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About 70 percent of the African exports are unprocessed commodities, a situation that can change with right policies that prioritize industrialization.
During a panel discussion on "Building a regional battery mineral value chain in Africa", Antonio Pedro, the acting secretary of the United Nations Economic Commission for Africa (UNECA), urged African countries to prioritize green mineral value chains for sustainable industrialization.
He emphasized that in order to meet the goals of the Paris Climate Agreement, the Sustainable Development Goals and Africa's Agenda 2063, the world must decarbonize its growth models and shift to renewable energy sources.
The shift to renewable energy sources is a resource-intensive path that requires greater production of a variety of minerals that are central to decarbonization.
According to figures from the UNECA, the African continent is home to many minerals, in which the Democratic Republic of the Congo (DRC), for instance, produces more than 70 percent of the world's cobalt.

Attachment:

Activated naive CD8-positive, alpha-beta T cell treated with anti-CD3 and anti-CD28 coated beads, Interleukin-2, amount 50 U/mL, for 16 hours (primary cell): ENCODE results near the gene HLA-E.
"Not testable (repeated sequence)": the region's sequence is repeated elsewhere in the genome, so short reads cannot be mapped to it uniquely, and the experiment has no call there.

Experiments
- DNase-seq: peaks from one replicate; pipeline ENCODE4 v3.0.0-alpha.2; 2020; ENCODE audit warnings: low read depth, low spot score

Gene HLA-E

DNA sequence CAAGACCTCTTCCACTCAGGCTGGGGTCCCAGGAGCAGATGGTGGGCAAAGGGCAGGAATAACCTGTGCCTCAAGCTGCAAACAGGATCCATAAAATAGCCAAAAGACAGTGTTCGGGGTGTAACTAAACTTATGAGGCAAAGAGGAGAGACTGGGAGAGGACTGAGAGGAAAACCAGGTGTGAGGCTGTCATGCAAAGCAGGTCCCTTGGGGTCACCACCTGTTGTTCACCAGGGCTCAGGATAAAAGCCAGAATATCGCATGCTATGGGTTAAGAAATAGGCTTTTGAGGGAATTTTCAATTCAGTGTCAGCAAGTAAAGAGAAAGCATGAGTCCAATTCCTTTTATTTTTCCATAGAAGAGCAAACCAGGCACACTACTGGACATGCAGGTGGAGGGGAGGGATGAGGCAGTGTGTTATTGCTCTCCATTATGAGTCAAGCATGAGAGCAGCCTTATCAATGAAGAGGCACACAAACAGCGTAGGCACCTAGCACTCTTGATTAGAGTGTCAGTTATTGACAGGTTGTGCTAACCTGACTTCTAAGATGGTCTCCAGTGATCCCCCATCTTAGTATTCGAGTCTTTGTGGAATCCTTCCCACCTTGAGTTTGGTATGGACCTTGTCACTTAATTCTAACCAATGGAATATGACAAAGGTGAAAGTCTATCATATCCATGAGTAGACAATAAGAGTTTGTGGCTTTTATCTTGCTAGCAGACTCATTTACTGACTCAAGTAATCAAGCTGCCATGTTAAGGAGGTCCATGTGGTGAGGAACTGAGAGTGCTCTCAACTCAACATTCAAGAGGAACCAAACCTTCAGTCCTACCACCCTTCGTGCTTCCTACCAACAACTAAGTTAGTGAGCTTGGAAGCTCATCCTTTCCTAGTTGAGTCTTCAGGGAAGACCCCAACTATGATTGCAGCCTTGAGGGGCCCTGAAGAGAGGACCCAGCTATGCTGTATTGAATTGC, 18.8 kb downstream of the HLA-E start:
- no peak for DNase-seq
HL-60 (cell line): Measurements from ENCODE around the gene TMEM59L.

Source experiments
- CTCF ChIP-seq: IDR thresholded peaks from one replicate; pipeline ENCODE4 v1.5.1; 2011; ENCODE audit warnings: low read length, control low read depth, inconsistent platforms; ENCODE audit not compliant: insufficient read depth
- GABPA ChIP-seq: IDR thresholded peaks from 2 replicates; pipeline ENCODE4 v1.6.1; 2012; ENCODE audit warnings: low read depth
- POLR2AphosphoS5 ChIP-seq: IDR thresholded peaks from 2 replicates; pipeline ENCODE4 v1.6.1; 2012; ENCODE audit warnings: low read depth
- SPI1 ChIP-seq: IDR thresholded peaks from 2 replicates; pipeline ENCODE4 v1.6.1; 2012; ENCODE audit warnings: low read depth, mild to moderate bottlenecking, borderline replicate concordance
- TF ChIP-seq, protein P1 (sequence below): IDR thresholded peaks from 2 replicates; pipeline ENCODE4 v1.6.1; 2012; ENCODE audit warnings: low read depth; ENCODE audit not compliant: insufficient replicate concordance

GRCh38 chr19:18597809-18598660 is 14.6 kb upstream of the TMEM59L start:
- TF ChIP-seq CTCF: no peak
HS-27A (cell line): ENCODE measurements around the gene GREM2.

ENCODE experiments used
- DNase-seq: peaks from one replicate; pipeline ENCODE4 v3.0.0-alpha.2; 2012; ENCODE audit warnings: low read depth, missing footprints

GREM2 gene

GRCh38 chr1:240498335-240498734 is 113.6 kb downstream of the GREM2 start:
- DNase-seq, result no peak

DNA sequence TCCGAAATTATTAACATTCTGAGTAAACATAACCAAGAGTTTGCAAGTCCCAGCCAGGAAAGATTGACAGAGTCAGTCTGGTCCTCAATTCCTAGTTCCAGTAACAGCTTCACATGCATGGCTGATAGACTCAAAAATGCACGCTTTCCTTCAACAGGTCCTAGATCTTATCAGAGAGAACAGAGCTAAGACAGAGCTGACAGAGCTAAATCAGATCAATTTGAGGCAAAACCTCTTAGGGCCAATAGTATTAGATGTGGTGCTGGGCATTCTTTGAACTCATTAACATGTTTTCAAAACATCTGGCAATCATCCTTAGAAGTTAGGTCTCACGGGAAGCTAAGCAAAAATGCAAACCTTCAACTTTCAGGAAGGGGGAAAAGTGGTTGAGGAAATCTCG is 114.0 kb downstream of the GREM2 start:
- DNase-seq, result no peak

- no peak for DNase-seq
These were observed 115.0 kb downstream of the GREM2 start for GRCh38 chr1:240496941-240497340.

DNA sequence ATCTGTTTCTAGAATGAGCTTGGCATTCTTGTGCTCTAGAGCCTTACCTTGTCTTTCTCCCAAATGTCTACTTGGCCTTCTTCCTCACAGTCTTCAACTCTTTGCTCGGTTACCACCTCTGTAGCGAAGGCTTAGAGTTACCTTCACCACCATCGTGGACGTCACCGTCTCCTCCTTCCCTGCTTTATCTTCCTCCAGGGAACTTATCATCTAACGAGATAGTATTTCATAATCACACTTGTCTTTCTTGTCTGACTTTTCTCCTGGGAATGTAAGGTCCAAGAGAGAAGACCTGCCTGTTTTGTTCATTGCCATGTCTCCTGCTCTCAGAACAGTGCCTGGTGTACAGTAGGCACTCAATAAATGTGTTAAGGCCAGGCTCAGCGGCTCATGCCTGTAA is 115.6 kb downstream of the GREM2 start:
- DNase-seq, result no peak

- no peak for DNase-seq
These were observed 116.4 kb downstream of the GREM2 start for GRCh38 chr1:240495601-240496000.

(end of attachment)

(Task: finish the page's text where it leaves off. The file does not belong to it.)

DRC and Zambia together supply 10 percent of global copper while Mozambique and South Africa hold significant reserves of graphite, platinum metals, lithium and more.
Critical Minerals are the building blocks of the low carbon economy, enabling the clean energy and technology we need to reach #NetZero by 2050.
"We have clear opportunities not only from the global green mineral boom but also from our domestic achievements, such as the African Continental Free Trade Area to facilitate the development of regional value chains for these green economy products," Pedro said.
He also noted several innovative financing mechanisms that have been developed to support initiatives such as the battery and electric vehicles value chains.
"In the last two decades we have seen that without the right enabling policies and incentives, commodity super-cycles come and go, leaving our countries dependent on resource extraction," said Pedro.
He deplored the fact that about 70 percent of the region's exports are unprocessed commodities, a situation that can change with the right policies that prioritize industrialization and value-addition in mining and other resource sectors.
The session, which was held in a hybrid format, was jointly organized by the UNECA and African Export-Import Bank (Afreximbank) ahead of the 9th Africa Regional Forum on Sustainable Development (ARFSD), slated to be held in Niamey, Niger, from Feb. 28 to March 2.
Oluranti Doherty, director of Export Development at the Afreximbank, noted that it was disappointing that despite Africa being endowed with an array of minerals from copper, magnesium, nickel and cobalt, the continent has not been able to make an energy transition.
"We are working on a framework agreement for special economic zones for the production of batteries, electric vehicles and accessories, and we will facilitate the commencement of studies to facilitate the development of this facility," Doherty said.